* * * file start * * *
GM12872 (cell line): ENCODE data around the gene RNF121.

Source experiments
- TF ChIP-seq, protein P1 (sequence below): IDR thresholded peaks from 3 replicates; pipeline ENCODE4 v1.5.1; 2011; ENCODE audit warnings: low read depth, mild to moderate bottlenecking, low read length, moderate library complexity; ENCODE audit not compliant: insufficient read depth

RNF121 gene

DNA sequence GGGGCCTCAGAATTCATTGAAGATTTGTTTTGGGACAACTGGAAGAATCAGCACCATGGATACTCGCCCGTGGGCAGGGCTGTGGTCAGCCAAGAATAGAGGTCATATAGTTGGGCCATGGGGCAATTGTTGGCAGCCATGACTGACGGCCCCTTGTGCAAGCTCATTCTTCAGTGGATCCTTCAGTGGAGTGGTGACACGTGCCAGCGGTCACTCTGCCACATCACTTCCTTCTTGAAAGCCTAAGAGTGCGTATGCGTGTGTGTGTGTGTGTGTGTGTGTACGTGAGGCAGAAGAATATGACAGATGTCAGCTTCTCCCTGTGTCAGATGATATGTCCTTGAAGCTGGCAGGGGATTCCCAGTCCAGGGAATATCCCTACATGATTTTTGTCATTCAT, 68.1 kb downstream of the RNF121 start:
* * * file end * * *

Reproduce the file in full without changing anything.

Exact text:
GM12872 (cell line): ENCODE data around the gene RNF121.

Source experiments
- TF ChIP-seq, protein P1 (sequence below): IDR thresholded peaks from 3 replicates; pipeline ENCODE4 v1.5.1; 2011; ENCODE audit warnings: low read depth, mild to moderate bottlenecking, low read length, moderate library complexity; ENCODE audit not compliant: insufficient read depth

RNF121 gene

DNA sequence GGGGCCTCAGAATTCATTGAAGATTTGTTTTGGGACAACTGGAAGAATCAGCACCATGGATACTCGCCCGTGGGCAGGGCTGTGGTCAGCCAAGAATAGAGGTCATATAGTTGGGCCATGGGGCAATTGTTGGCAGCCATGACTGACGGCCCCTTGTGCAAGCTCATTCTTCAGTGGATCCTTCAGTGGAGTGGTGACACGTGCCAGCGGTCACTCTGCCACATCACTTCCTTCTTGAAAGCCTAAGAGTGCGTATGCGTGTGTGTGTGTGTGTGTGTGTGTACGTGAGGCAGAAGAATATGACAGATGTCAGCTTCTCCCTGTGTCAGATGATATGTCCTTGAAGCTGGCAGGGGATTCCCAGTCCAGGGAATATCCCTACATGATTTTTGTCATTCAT, 68.1 kb downstream of the RNF121 start: